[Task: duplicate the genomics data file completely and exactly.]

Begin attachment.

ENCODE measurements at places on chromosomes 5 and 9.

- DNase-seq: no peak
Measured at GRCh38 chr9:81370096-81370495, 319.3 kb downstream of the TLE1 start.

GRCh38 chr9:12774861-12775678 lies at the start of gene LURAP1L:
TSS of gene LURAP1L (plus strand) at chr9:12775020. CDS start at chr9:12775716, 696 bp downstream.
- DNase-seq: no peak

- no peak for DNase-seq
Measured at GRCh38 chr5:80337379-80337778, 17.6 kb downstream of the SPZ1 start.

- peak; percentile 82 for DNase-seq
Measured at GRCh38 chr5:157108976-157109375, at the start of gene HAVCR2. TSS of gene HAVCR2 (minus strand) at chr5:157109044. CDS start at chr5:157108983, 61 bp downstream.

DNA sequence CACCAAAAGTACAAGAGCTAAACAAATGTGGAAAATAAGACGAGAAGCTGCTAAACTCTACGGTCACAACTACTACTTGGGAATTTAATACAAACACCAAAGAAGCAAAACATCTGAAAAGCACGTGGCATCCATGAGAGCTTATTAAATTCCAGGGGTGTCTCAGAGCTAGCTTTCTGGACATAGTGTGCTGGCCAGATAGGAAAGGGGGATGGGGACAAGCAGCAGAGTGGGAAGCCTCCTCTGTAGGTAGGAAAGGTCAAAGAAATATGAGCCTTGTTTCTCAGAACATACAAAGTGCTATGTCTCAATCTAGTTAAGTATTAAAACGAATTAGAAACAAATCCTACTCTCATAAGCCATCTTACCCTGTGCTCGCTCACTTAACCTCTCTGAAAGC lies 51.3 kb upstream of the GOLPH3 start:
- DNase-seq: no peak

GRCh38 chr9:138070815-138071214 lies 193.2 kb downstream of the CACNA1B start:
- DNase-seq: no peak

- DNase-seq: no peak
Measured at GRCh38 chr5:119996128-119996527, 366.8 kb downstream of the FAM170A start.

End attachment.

ENCODE measurements at places on chromosomes 5 and 9.

- DNase-seq: no peak
Measured at GRCh38 chr9:81370096-81370495, 319.3 kb downstream of the TLE1 start.

GRCh38 chr9:12774861-12775678 lies at the start of gene LURAP1L:
TSS of gene LURAP1L (plus strand) at chr9:12775020. CDS start at chr9:12775716, 696 bp downstream.
- DNase-seq: no peak

- no peak for DNase-seq
Measured at GRCh38 chr5:80337379-80337778, 17.6 kb downstream of the SPZ1 start.

- peak; percentile 82 for DNase-seq
Measured at GRCh38 chr5:157108976-157109375, at the start of gene HAVCR2. TSS of gene HAVCR2 (minus strand) at chr5:157109044. CDS start at chr5:157108983, 61 bp downstream.

DNA sequence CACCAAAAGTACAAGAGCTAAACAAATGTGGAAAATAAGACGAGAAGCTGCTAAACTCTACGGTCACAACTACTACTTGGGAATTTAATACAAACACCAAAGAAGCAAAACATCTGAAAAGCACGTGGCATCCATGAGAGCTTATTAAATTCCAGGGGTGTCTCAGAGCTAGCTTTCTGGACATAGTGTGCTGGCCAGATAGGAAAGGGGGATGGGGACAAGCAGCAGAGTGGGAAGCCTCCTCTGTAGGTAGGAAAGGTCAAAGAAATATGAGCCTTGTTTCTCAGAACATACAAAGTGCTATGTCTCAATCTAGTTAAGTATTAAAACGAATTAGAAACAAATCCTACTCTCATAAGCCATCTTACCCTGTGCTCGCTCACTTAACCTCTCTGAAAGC lies 51.3 kb upstream of the GOLPH3 start:
- DNase-seq: no peak

GRCh38 chr9:138070815-138071214 lies 193.2 kb downstream of the CACNA1B start:
- DNase-seq: no peak

- DNase-seq: no peak
Measured at GRCh38 chr5:119996128-119996527, 366.8 kb downstream of the FAM170A start.